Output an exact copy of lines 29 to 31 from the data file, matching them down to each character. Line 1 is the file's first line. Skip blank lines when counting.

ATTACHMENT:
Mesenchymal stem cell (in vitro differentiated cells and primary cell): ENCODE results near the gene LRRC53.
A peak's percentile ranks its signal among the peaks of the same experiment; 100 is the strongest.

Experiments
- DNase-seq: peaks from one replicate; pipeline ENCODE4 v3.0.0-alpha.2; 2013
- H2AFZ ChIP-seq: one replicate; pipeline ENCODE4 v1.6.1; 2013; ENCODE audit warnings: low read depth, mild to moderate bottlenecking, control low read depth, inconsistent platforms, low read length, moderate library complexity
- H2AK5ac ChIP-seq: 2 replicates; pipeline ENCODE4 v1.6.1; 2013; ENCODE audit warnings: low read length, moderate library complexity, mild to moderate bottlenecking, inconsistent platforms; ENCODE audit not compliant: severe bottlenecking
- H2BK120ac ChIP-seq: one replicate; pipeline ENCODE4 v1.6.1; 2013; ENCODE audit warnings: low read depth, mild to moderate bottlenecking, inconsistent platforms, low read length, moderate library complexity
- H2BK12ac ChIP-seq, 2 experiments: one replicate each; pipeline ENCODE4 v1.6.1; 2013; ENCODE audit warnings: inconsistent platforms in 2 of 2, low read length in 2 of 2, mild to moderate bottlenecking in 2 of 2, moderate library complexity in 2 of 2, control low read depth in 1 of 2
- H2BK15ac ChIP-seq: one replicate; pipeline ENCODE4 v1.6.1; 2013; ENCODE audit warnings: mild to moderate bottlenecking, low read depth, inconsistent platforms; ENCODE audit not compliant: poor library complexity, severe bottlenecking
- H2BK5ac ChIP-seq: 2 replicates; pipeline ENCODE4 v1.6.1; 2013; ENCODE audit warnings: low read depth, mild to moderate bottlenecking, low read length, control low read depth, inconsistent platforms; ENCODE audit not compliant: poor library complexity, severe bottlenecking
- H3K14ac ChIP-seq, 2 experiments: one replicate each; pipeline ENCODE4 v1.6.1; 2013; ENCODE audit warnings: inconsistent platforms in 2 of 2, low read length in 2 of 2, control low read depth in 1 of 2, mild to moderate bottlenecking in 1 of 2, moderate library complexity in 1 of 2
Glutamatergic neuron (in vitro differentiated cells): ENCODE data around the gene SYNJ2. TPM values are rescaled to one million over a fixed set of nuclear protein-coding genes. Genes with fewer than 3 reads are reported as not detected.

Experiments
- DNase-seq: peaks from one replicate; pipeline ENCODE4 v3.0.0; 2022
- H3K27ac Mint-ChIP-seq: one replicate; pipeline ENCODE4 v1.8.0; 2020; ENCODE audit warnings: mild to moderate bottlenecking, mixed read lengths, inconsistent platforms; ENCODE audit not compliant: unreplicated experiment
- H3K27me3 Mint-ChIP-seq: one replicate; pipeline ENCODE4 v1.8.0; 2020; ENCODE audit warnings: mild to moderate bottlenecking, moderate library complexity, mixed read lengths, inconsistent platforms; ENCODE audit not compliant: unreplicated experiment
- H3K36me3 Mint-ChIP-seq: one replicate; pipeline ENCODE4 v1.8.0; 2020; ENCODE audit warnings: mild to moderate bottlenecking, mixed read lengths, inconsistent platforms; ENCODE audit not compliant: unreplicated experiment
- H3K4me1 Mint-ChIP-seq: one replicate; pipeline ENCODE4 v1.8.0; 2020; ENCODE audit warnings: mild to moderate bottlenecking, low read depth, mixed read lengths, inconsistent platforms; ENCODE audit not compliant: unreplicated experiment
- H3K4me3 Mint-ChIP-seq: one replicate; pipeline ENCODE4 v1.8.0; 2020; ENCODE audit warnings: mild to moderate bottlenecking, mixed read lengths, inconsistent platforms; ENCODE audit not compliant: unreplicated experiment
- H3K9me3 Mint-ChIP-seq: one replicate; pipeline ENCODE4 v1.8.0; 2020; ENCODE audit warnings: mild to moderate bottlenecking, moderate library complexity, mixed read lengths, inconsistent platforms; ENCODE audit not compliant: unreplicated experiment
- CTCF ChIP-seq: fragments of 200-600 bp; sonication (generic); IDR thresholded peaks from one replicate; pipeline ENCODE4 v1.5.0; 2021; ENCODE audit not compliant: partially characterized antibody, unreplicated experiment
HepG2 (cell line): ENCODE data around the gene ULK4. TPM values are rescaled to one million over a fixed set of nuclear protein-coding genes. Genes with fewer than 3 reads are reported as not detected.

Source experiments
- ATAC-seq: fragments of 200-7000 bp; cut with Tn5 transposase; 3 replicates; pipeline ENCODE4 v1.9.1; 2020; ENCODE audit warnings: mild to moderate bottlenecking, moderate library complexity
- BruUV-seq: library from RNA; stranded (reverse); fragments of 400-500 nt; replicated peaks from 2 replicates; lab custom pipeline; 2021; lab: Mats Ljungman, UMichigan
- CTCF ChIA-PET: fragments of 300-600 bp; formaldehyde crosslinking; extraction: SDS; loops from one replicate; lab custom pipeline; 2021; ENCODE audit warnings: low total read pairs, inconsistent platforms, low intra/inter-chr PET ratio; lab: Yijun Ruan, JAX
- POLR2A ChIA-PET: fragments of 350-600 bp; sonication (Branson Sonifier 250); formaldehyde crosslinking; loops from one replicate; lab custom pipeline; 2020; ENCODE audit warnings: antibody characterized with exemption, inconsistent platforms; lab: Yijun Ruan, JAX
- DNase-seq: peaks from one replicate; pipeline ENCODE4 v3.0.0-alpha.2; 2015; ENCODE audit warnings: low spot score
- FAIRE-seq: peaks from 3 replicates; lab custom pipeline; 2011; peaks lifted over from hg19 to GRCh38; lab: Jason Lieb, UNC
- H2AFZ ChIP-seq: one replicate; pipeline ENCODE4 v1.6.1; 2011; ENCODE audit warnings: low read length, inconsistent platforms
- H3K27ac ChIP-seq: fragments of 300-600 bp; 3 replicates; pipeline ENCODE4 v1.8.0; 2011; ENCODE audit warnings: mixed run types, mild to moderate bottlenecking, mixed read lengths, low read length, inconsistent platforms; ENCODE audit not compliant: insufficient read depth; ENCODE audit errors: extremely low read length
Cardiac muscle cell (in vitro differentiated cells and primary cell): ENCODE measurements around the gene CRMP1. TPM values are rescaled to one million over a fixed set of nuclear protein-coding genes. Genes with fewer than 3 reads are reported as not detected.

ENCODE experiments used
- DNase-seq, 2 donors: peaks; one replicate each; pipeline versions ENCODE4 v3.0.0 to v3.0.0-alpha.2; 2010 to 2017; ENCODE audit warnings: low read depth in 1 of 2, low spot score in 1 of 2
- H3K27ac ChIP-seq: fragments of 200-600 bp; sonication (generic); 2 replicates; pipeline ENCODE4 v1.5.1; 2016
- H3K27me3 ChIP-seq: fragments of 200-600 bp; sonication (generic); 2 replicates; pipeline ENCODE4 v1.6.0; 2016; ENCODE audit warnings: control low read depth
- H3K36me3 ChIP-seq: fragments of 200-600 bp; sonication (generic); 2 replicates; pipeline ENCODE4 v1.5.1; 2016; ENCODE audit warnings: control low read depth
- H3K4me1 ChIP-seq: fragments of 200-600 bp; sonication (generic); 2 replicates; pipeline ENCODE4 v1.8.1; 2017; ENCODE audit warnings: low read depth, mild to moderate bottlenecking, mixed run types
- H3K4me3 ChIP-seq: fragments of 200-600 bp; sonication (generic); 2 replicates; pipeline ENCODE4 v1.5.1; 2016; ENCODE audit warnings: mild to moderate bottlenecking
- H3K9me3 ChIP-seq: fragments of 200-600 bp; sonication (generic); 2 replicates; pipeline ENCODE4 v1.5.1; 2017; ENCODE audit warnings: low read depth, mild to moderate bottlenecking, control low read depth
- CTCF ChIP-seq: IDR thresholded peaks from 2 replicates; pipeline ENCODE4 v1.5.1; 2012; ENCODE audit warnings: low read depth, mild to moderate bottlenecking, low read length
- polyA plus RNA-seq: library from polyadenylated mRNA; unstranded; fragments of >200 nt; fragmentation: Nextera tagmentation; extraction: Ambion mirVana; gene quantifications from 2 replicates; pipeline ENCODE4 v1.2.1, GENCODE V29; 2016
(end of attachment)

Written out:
- FAIRE-seq: peaks from 3 replicates; lab custom pipeline; 2011; peaks lifted over from hg19 to GRCh38; lab: Jason Lieb, UNC
- H2AFZ ChIP-seq: one replicate; pipeline ENCODE4 v1.6.1; 2011; ENCODE audit warnings: low read length, inconsistent platforms
- H3K27ac ChIP-seq: fragments of 300-600 bp; 3 replicates; pipeline ENCODE4 v1.8.0; 2011; ENCODE audit warnings: mixed run types, mild to moderate bottlenecking, mixed read lengths, low read length, inconsistent platforms; ENCODE audit not compliant: insufficient read depth; ENCODE audit errors: extremely low read length